When I think about some common healthcare schemes that have come up recently, they range from fake and unlicensed individuals who purportedly treat or diagnosis real patients, or sometimes bogus patients - meaning nobody is really showing up for service but they just have a medical ID number so they're pretending to treat a patient, and then they bill government or private insurance companies for those services. Of course, the defrauding of the insurance companies is very serious. But where real patients are involved, that adds a whole second layer of seriousness because there are real risks of patient safety and concern for their safety.
I also think that there are actual doctors and other medical providers who provide unnecessary services to patients or who don't actually provide any services at all, but nonetheless bill insurance companies. We have seen recently hospitals and other facilities that use certain billing codes that reimburse the hospital at a higher rate than what would actually be appropriate, and that's done solely to increase the reimbursement that they've received from government or private health insurance companies. There have also been laboratories and other diagnostic facilities that pay cash and other things of value - basically bribes - so that the doctors will direct patients to those labs or facilities for testing and services.
A whole separate area is counterfeit products that are designed to look like actual products, are not the real thing, but they're sold or given out as if they're the real thing, and that also carries a serious risk to those who may take the products. A related problem is diverted drugs - drugs that are pulled out of the normal distribution chain either because third parties steal the drugs or insiders of companies are involved in moving the drugs outside of the chain. Then, those drugs are sold or distributed either inside or outside the chain. But what's critical is the drugs may not have been stored, kept or maintained appropriately during that time. They may have been subject to heat, which could change their effectiveness and actually make them dangerous, or the drugs may have expired but nonetheless find their way back into the chain.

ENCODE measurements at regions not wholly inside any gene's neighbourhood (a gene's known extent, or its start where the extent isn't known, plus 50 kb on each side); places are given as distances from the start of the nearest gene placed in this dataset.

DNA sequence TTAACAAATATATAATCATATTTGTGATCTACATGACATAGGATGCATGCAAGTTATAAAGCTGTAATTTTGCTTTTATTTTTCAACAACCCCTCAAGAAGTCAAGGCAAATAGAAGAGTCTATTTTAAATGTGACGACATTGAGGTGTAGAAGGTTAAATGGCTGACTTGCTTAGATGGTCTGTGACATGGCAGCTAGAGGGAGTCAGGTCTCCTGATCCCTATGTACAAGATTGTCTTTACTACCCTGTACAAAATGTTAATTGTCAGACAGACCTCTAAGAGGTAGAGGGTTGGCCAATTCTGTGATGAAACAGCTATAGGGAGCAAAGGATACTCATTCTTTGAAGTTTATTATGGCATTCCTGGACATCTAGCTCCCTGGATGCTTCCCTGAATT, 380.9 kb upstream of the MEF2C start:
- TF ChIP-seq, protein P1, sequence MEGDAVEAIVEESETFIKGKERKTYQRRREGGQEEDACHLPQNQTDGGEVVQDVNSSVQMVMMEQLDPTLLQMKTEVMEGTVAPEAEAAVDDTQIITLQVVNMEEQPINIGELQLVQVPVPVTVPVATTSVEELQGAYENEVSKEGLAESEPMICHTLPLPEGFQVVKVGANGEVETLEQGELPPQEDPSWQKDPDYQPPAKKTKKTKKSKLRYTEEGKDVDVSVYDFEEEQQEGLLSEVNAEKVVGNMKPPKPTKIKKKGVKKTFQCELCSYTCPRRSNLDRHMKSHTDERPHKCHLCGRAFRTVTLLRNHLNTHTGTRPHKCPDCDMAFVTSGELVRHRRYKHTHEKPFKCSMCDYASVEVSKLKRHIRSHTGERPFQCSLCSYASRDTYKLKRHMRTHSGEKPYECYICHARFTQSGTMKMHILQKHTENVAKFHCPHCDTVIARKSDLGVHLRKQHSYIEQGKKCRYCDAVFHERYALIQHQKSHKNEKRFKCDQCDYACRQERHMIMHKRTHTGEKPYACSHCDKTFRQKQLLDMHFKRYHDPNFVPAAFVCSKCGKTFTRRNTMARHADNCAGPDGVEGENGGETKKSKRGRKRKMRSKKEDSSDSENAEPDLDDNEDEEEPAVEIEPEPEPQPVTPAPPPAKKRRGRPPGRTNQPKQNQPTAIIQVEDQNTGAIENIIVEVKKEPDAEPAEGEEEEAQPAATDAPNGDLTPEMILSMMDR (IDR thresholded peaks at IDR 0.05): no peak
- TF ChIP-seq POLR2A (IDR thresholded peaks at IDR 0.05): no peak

One final example - it's not a new one but it certainly continues to be prevalent - is pharmaceutical or medical device representatives or companies who make false representations about the effectiveness or safety of their drugs or products in order to promote sales. That's sort of a broad view of the various different players and the various different types of schemes that are very prevalent right now in healthcare fraud.
Medical ID Theft
MCGEE: How big of an issue is medical ID theft in healthcare fraud, especially cases that involve insiders or employees at health organizations?
RUANE: Medical ID theft is a very big issue. Medical IDs are the means by which claims get submitted to insurance companies, and they're what insurance companies use to make payments. If medical IDs wind up in the hands of people who seek to commit fraud, those people have the means to bill insurance companies for services that weren't rendered or for products and drugs that weren't actually supplied. In some parts of the country, there have been businesses set up very quickly, essentially overnight, that bill government or private insurance companies using stolen medical IDs. Those entities often operate in that location only for a very short while to collect as much as they can from [insurers] based on the fraudulent claims. Then they quickly try to move on to another location where they can start again.
With regard to insiders, in many healthcare entities, insiders and employees have access to medical IDs, and while most employees do not use that information for improper purposes, there are some who may steal that information and then either use it directly to submit improper or fraudulent bills to insurance companies or they may sell those ID numbers to others so that those other third parties can then improperly bill.